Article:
I got an inquiry by email asking if it was okay to cite one of my web pages. Here’s what I said, more or less.
Generally, it is better to cite a book or research publication rather than a web page. But if you want to cite my web page, that’s fine. There are standard MLA formats and APA formats for citing a web page.
Web pages are always a bit tricky, but you do know the author. I normally go by Steve Simon, but for bibliographies, I always think it’s a good idea to include a middle initial (there are a gazillion Steve Simons out there). So using Stephen D. Simon or S.D. Simon is preferable. Web page citations should also include a publication date when possible and you can find this easily at my site. It’s at the top of every web page and at the bottom of every blog post.
So a web citation of this particular blog post would be
Simon, Stephen D. “PMean: Citing one of my web pages.” PMean: A blog about statistics, evidence-based medicine, and research ethics.15 Jan. 2019, blog.pmean.com/citing-my-web-ages/.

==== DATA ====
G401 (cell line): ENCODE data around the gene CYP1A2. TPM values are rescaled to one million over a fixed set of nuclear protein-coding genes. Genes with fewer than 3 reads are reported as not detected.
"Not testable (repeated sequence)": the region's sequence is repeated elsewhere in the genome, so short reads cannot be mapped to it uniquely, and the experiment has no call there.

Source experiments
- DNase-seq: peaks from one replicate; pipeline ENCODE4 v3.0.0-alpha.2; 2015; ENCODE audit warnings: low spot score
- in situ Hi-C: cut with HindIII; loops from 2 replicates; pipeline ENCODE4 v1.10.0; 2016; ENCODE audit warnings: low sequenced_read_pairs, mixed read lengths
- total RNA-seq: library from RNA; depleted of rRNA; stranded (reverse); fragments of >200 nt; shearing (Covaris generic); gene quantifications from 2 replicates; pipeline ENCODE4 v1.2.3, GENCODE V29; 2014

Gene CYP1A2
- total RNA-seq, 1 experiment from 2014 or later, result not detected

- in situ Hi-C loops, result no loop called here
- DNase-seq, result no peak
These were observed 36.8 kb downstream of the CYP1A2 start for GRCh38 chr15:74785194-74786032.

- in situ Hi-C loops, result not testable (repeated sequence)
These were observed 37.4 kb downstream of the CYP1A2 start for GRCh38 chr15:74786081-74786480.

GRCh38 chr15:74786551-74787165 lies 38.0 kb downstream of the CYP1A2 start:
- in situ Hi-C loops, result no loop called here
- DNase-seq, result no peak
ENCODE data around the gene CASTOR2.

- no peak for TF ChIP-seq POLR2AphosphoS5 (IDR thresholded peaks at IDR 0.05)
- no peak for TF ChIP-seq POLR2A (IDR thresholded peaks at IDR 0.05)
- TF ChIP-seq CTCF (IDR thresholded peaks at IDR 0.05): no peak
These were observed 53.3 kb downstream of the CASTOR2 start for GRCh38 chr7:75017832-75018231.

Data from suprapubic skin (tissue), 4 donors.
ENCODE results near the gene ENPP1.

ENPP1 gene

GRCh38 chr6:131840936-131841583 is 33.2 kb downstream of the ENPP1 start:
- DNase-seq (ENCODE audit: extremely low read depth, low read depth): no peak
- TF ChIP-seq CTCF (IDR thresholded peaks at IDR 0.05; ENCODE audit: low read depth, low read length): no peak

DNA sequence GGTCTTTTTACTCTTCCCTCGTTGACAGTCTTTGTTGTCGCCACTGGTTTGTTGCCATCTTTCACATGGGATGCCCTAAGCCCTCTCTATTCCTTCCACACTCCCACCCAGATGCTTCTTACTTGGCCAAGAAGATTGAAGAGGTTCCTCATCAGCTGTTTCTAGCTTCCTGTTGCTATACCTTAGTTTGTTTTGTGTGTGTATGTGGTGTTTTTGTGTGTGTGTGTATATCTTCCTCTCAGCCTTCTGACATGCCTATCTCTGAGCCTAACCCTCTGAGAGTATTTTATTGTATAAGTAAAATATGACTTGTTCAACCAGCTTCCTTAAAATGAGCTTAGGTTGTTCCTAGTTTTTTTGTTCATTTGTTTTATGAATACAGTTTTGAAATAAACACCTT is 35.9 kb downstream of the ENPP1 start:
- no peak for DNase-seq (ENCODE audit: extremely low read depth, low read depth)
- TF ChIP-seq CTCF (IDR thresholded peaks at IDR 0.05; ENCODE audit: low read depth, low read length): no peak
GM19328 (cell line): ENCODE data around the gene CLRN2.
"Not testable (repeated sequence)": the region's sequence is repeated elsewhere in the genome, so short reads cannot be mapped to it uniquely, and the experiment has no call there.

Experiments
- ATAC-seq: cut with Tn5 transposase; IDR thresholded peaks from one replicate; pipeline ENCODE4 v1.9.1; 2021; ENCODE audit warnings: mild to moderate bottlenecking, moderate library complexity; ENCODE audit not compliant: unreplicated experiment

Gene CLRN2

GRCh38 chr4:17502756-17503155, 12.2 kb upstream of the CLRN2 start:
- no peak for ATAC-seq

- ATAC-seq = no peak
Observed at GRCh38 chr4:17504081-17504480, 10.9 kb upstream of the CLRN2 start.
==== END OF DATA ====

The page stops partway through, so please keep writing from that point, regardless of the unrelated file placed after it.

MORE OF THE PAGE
in MLA format (A Listserv, Discussion Group, or Blog Posting), and
Simon, S. D. (2019, January 15). PMean: Citing one of my web pages [Blog post]. Retrieved from https://blog.pmean.com/citing-my-web-ages/
in APA format (Blog (Weblog) Post).
Files from my website rather than my blog would look slightly different, according to these two styles. They would be
Simon, Stephen D. “P.Mean: Distrust of a Bayesian meta-analysis.” P.Mean Website. 01 Jul. 2008, http://www.pmean.com/08/DistrustBayesian.html.
in MLA format (A Page on a Web Site), and
Simon, S. D. (2008, July 1). P.Mean: Distrust of a Bayesian meta-analysis. Retrieved from http://www.pmean.com/08/DistrustBayesian.html
in APA format (Nonperiodical Web Document or Report).
Note that posts prior to July 1, 2008 typically start with “Stats” rather than “P.Mean” for historical reasons.